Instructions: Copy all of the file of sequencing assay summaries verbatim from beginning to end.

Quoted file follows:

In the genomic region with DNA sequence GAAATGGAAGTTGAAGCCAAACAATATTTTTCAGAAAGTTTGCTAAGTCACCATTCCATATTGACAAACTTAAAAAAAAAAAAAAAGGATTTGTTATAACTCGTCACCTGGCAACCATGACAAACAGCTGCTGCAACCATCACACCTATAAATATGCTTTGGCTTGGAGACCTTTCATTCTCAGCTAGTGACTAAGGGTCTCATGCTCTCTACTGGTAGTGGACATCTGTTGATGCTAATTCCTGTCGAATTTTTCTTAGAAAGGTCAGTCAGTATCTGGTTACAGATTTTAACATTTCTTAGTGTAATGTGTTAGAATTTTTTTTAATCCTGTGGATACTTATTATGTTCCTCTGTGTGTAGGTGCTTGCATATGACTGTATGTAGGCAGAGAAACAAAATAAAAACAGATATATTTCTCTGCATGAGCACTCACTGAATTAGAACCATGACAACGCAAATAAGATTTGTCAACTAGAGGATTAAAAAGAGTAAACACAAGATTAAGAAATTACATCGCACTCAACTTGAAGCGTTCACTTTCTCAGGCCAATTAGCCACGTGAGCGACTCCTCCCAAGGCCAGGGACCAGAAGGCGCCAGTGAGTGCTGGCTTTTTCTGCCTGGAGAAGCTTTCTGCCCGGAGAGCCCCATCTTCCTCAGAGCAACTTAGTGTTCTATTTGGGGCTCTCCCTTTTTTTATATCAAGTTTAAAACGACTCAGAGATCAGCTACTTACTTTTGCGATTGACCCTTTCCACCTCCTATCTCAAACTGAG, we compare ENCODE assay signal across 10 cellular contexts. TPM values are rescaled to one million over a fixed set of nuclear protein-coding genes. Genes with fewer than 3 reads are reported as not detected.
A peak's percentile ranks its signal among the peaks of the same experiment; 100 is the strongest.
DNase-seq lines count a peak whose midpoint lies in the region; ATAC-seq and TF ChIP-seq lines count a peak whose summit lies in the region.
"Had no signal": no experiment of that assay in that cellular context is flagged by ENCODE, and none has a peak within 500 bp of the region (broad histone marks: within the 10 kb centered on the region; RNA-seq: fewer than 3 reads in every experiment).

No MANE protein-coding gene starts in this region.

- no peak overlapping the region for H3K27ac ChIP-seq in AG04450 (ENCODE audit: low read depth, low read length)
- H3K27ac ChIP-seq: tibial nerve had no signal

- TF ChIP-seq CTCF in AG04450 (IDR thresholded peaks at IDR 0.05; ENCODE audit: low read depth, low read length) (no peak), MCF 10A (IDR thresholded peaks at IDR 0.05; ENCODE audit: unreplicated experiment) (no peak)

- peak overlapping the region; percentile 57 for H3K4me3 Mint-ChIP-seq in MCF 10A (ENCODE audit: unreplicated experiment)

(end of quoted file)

In the genomic region with DNA sequence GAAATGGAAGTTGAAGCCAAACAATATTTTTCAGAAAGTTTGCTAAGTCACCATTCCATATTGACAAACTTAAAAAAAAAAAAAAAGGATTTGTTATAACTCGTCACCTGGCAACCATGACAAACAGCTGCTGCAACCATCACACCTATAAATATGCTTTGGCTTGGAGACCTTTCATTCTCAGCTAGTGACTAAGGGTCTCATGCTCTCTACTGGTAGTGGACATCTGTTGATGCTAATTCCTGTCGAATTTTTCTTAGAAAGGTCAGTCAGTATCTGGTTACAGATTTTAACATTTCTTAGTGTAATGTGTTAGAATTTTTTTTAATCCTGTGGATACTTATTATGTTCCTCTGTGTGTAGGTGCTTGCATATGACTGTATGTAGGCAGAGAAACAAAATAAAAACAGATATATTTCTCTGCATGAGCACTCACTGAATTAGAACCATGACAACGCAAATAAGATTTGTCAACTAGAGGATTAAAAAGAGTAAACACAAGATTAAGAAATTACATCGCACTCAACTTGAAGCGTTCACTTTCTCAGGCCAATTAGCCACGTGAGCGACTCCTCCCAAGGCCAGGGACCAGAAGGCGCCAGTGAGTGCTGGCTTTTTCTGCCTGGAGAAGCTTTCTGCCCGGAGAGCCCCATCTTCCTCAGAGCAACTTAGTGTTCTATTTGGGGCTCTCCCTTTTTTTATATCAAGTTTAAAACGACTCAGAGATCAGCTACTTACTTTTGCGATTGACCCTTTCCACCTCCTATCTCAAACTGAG, we compare ENCODE assay signal across 10 cellular contexts. TPM values are rescaled to one million over a fixed set of nuclear protein-coding genes. Genes with fewer than 3 reads are reported as not detected.
A peak's percentile ranks its signal among the peaks of the same experiment; 100 is the strongest.
DNase-seq lines count a peak whose midpoint lies in the region; ATAC-seq and TF ChIP-seq lines count a peak whose summit lies in the region.
"Had no signal": no experiment of that assay in that cellular context is flagged by ENCODE, and none has a peak within 500 bp of the region (broad histone marks: within the 10 kb centered on the region; RNA-seq: fewer than 3 reads in every experiment).

No MANE protein-coding gene starts in this region.

- no peak overlapping the region for H3K27ac ChIP-seq in AG04450 (ENCODE audit: low read depth, low read length)
- H3K27ac ChIP-seq: tibial nerve had no signal

- TF ChIP-seq CTCF in AG04450 (IDR thresholded peaks at IDR 0.05; ENCODE audit: low read depth, low read length) (no peak), MCF 10A (IDR thresholded peaks at IDR 0.05; ENCODE audit: unreplicated experiment) (no peak)

- peak overlapping the region; percentile 57 for H3K4me3 Mint-ChIP-seq in MCF 10A (ENCODE audit: unreplicated experiment)